Power Up Your Community: The simple ask.


Given today’s world of competing demands, commuting, and over-scheduling, it’s not surprising that the Vancouver Foundation recently published a report called “Connect & Engage: A Survey of Metro Vancouver”[1] that found residents find it difficult to be actively engaged in their community.

As non-profit leaders, this is something that you are constantly struggling with as you seek to find appropriate board members; volunteers to support your programs and services; and assistance in raising the funds that you need to successfully design, market, and implement responsive programs and services.

What you might not realize though, is that approximately three-quarters of local residents are still actively engaged in some way in their community.[2] For the local non-profit community, this is great news!

As a community developer and facilitator of community engagement projects, one of the most surprising discoveries my clients make is that people WANT to be asked to participate and to provide ideas and opinions. They want to help make their community a better place and the non-profits who do such great work, succeed.

At a recent community conversation that I hosted for a client, several of the non-profit management team members attended to listen to the conversation. I’m not sure what they expected when they came; however, I do know it wasn’t what they witnessed that day.

The conversations café was designed to ask participants what they considered important as the non-profit moved into the future. The conversation was fluid, with one idea building on another. Excitement built as participants shared ideas and expertise, and provided insight on what they needed / wanted more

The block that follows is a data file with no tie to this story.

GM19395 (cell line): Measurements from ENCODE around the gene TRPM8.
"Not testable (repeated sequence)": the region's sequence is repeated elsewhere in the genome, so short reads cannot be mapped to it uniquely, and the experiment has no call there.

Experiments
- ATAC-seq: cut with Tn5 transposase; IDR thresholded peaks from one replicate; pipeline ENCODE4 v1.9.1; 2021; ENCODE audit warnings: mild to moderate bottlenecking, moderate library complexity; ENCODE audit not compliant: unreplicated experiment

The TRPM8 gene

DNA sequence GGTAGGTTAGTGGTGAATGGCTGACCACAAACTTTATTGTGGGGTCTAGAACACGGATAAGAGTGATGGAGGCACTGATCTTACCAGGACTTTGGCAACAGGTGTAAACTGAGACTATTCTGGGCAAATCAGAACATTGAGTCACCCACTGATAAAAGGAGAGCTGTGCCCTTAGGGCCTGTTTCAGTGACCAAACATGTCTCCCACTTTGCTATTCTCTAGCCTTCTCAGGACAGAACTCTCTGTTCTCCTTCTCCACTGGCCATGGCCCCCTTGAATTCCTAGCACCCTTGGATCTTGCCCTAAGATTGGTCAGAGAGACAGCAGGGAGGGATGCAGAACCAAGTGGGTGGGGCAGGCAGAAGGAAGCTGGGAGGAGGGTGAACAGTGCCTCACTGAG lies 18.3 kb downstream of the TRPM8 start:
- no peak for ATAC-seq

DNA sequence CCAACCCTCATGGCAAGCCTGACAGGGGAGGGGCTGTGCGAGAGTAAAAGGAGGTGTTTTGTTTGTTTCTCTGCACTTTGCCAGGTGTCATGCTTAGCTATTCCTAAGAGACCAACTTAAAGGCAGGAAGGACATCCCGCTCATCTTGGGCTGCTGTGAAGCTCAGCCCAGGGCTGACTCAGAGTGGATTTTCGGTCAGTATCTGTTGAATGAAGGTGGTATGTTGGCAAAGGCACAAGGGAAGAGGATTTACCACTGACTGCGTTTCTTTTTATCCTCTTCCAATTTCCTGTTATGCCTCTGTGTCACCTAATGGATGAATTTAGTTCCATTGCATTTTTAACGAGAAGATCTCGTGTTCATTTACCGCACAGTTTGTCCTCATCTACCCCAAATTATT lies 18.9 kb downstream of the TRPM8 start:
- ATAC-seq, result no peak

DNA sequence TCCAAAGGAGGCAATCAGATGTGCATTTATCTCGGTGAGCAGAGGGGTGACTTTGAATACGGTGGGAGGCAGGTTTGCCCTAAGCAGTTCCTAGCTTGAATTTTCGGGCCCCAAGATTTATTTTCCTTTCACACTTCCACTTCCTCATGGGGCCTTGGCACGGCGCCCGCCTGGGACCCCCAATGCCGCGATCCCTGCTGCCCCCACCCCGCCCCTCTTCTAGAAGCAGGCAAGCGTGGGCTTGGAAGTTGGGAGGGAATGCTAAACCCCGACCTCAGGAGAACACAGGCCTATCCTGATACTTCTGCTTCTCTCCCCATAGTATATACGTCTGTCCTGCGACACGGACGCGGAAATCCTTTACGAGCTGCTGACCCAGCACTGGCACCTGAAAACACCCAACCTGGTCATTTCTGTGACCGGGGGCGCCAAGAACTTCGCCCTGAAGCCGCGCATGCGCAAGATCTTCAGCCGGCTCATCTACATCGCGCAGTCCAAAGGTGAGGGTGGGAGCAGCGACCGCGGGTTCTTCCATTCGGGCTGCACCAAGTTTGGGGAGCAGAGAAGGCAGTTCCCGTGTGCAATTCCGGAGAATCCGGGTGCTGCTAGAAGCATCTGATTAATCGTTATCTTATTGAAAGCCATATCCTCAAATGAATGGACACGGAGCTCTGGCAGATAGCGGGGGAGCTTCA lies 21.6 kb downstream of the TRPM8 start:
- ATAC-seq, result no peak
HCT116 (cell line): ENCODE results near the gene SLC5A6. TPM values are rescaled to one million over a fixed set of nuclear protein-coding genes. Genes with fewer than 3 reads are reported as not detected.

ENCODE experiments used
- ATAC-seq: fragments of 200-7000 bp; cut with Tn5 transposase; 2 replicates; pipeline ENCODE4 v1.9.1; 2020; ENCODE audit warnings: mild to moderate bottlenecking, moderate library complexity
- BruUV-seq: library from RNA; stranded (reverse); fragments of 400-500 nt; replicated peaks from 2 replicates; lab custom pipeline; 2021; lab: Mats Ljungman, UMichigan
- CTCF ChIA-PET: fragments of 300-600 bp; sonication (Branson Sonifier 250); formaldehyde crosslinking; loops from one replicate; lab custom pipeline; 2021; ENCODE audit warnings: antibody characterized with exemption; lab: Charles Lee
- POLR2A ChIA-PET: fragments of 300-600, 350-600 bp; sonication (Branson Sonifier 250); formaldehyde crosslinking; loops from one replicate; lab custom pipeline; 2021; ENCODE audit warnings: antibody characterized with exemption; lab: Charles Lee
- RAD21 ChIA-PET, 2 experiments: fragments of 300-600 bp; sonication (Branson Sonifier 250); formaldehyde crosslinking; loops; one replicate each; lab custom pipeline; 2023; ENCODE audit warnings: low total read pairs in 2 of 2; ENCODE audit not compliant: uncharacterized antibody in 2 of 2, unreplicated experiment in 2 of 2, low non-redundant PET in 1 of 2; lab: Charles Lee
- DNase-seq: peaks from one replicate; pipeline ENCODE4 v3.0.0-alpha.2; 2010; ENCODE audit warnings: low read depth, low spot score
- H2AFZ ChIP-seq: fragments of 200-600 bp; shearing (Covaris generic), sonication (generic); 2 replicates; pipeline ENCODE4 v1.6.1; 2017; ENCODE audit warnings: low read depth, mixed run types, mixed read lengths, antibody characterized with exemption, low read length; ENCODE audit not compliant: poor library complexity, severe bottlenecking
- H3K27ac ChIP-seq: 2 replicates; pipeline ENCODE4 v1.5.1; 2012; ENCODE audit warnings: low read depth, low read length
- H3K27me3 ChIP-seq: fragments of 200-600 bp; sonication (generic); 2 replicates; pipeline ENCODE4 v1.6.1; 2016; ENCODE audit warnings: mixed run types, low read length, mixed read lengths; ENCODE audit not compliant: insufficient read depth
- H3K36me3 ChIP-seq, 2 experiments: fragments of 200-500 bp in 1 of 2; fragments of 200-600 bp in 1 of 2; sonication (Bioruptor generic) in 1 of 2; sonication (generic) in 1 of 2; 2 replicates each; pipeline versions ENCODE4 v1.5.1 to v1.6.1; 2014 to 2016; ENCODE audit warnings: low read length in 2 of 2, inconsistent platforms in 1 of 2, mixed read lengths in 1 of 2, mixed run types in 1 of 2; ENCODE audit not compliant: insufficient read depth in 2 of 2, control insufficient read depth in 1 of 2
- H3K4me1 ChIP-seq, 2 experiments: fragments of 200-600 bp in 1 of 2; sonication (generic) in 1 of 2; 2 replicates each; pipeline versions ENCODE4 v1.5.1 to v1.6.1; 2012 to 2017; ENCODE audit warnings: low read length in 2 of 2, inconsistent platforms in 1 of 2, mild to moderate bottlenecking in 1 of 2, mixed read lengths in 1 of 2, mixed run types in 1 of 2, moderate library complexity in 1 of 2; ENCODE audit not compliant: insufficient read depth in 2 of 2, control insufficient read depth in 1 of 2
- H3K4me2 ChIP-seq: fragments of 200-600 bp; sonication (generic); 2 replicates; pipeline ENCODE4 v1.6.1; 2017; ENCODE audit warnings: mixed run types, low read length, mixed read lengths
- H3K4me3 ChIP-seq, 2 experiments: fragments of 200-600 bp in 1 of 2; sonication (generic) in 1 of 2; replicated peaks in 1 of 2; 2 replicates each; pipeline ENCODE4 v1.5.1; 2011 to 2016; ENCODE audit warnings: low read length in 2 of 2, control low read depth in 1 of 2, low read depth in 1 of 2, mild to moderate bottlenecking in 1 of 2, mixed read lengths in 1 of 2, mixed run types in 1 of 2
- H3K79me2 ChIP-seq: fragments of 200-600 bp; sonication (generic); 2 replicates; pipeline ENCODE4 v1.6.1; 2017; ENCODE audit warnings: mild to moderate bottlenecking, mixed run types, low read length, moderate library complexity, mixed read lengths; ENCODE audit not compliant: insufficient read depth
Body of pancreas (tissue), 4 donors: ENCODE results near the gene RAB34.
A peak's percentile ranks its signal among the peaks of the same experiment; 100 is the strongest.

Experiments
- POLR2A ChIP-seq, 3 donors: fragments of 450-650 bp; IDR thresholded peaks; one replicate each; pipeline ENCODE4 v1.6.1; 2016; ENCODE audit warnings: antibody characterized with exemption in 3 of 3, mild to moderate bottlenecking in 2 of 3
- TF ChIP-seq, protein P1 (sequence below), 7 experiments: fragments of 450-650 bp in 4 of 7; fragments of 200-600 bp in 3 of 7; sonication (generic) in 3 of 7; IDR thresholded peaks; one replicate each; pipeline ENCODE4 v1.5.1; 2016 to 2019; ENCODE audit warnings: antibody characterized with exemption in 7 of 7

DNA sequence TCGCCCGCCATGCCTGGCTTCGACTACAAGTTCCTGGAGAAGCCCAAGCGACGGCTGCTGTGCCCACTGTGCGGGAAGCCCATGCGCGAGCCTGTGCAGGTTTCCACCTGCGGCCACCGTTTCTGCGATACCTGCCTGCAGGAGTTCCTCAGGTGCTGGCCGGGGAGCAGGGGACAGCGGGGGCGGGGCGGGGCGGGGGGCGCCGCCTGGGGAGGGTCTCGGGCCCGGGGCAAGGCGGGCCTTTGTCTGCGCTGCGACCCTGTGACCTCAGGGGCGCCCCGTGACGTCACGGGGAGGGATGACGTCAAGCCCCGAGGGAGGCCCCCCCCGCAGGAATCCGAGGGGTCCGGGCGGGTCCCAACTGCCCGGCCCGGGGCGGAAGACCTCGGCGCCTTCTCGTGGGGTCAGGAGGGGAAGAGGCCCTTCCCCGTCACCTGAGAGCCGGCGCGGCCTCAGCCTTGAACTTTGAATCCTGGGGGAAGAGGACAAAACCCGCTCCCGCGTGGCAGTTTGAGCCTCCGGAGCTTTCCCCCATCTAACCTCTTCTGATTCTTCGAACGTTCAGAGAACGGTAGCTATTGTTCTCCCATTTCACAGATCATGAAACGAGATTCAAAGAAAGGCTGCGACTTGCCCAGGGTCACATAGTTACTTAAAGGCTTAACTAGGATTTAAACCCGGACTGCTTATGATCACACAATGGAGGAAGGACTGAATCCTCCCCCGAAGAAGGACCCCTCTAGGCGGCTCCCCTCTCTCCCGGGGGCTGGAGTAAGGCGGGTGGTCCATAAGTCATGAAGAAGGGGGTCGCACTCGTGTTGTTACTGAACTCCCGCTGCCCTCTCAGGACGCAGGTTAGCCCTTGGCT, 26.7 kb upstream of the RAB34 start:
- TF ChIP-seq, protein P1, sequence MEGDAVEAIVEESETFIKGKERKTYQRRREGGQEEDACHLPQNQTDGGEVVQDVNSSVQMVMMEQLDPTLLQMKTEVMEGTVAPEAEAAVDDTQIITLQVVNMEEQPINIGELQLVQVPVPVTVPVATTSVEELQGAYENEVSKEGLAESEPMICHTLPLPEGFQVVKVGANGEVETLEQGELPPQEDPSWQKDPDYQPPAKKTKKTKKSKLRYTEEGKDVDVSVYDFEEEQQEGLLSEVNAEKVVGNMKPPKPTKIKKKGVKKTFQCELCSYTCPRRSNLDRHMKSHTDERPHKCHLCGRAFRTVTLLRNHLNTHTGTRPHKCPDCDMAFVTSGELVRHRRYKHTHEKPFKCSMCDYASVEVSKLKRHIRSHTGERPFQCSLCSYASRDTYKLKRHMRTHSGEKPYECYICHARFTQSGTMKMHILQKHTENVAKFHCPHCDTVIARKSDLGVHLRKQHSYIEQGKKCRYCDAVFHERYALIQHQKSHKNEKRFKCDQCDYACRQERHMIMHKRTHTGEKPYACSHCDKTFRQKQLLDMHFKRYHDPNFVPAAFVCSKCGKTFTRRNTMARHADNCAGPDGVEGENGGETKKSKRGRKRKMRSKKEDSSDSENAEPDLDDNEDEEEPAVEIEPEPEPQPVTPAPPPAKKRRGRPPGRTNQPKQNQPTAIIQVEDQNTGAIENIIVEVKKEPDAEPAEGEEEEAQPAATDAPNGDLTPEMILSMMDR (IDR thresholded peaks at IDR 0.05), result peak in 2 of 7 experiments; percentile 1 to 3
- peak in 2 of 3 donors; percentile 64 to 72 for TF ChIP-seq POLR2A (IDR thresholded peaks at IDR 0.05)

of in relation to the organization’s mandate, services, and programs. The conversation validated the importance of the ideas, expertise, and perspectives each participant shared.

With time running out, and no slow down in conversation, I asked who would like to continue to co-create a shared future for the organization; everyone at the table responded with a resounding “YES.”

And that was the surprise.The non-profit managers hadn’t expected that community members would want to engage in the conversation at any level – let alone be engaged in the conversation on an ongoing basis.

The beginnings of a strong symbiotic relationship took root during that conversation. With careful stewardship and nurturing, these relationships will flourish and deepen – enabling the organization to deepen and expand how it engages with these individuals.

Often, simply ASKING for participation and valuing the input of those who show up to co-create with you, can move a community member from someone with an interest in your organization to someone who advocates for and invests their time, energy, and expertise in your organization. Does it get any better?

This then begs the question: When was the last time you invited your community to co-create something with your team?What are you currently working on that might benefit from some outside ideas and perspectives?

[1]“Connect and Engage: A Survey of Metro Vancouver” Vancouver Foundation. 2017. <https://www.vancouverfoundation.ca/connectandengage/key-findings> Accessed: April 19, 2018.

[2]Ibid.


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